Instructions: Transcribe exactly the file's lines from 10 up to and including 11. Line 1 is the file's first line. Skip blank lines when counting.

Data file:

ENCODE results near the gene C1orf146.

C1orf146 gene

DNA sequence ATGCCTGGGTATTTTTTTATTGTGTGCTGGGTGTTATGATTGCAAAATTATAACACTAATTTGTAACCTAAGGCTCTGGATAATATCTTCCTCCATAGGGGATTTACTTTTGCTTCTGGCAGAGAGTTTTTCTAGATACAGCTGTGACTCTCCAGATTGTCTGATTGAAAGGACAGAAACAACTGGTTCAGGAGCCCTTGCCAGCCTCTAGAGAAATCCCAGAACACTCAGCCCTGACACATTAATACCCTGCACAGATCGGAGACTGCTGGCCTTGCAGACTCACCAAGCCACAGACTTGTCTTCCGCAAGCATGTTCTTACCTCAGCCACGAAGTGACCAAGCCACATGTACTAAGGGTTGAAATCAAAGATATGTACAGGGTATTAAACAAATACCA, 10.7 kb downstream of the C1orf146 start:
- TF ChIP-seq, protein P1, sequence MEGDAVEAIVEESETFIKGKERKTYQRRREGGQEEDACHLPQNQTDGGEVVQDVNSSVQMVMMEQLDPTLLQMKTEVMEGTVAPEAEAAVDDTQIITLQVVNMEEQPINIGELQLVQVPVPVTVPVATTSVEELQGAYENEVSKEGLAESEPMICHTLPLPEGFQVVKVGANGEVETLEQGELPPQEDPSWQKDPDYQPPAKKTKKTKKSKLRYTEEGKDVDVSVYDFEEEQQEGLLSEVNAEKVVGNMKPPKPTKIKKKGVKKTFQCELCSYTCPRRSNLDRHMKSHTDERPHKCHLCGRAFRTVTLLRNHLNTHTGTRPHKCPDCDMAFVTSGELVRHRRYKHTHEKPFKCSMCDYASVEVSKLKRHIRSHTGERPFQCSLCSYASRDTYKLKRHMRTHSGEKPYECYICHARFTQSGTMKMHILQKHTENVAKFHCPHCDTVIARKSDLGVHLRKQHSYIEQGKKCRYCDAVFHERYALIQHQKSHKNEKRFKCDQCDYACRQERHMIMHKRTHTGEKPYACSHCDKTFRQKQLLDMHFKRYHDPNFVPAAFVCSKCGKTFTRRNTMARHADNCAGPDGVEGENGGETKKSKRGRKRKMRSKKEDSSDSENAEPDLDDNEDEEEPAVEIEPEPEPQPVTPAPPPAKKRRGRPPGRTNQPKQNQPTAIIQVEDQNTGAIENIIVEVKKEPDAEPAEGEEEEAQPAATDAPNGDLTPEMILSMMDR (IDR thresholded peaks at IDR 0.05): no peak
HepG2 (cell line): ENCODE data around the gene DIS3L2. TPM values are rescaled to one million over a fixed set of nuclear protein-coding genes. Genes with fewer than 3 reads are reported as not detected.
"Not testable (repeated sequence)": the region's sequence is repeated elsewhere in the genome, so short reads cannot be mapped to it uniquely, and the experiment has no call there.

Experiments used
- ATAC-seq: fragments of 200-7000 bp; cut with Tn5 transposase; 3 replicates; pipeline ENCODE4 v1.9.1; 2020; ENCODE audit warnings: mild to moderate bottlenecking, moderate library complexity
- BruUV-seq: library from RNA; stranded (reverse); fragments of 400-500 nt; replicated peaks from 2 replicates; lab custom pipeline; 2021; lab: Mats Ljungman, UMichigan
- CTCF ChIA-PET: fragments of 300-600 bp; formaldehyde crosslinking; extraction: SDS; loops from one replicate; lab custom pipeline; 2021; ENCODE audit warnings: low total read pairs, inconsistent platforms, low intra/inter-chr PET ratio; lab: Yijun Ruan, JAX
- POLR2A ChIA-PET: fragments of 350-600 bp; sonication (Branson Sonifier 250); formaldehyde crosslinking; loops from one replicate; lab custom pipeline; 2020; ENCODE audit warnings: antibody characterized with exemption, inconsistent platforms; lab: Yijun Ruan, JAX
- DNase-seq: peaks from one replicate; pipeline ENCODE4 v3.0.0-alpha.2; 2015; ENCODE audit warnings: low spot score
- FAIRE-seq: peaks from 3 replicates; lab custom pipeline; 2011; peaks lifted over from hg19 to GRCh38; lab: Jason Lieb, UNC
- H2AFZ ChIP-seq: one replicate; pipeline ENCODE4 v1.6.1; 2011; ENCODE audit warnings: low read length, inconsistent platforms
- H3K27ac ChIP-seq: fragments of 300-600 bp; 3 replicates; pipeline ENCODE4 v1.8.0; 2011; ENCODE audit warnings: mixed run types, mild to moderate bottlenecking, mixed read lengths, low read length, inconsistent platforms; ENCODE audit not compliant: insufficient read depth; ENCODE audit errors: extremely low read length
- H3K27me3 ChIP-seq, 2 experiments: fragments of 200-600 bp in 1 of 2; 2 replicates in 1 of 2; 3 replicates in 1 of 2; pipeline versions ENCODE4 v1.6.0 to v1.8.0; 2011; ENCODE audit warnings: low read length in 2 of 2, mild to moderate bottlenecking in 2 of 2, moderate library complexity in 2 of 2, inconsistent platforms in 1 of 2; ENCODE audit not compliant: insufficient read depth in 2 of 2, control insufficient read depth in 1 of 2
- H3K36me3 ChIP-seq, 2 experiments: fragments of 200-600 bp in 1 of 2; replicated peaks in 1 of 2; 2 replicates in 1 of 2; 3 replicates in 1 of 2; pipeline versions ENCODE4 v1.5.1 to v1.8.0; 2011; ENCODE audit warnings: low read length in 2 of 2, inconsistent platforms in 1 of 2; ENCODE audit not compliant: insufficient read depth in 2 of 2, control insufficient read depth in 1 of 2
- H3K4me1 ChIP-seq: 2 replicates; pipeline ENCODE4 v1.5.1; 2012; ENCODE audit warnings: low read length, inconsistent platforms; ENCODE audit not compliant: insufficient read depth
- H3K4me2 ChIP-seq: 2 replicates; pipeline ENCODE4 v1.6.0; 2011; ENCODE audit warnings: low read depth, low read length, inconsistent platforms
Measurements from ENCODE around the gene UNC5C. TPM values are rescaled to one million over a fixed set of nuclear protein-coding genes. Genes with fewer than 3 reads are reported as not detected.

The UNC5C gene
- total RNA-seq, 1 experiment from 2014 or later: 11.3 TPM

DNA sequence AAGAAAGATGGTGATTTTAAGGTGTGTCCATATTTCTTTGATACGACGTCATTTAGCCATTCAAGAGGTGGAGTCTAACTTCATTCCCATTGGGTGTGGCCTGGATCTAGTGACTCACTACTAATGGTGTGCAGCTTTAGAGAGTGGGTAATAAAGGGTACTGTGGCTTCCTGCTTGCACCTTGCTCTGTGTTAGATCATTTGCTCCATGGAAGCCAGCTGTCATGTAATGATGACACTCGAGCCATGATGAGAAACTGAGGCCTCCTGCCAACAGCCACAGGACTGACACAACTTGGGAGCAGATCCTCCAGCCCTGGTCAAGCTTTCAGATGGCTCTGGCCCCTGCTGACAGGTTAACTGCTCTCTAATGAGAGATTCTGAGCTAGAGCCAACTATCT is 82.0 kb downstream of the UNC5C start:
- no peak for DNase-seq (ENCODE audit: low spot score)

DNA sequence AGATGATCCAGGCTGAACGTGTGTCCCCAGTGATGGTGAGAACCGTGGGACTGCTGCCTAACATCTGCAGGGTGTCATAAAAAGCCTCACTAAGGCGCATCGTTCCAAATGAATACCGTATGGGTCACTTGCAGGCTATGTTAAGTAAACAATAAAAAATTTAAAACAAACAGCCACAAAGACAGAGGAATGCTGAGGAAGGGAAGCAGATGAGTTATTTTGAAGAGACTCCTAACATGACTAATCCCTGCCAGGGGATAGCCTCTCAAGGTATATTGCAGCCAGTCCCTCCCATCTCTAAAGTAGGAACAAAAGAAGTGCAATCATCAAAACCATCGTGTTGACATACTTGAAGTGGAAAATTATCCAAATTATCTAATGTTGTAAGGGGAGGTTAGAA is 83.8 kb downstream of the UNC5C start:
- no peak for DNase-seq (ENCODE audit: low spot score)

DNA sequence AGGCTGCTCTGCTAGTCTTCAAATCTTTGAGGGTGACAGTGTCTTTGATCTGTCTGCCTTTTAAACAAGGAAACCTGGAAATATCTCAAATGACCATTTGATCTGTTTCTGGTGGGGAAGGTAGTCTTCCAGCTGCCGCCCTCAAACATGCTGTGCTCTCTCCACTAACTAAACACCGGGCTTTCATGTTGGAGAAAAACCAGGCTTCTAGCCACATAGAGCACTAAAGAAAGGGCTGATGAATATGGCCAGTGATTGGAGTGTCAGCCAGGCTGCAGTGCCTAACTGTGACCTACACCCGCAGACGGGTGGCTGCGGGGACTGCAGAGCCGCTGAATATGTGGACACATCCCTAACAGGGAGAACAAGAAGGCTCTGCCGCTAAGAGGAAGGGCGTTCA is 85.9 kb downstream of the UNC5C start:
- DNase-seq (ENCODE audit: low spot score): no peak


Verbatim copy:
- CTCF ChIA-PET: fragments of 300-600 bp; formaldehyde crosslinking; extraction: SDS; loops from one replicate; lab custom pipeline; 2021; ENCODE audit warnings: low total read pairs, inconsistent platforms, low intra/inter-chr PET ratio; lab: Yijun Ruan, JAX
- POLR2A ChIA-PET: fragments of 350-600 bp; sonication (Branson Sonifier 250); formaldehyde crosslinking; loops from one replicate; lab custom pipeline; 2020; ENCODE audit warnings: antibody characterized with exemption, inconsistent platforms; lab: Yijun Ruan, JAX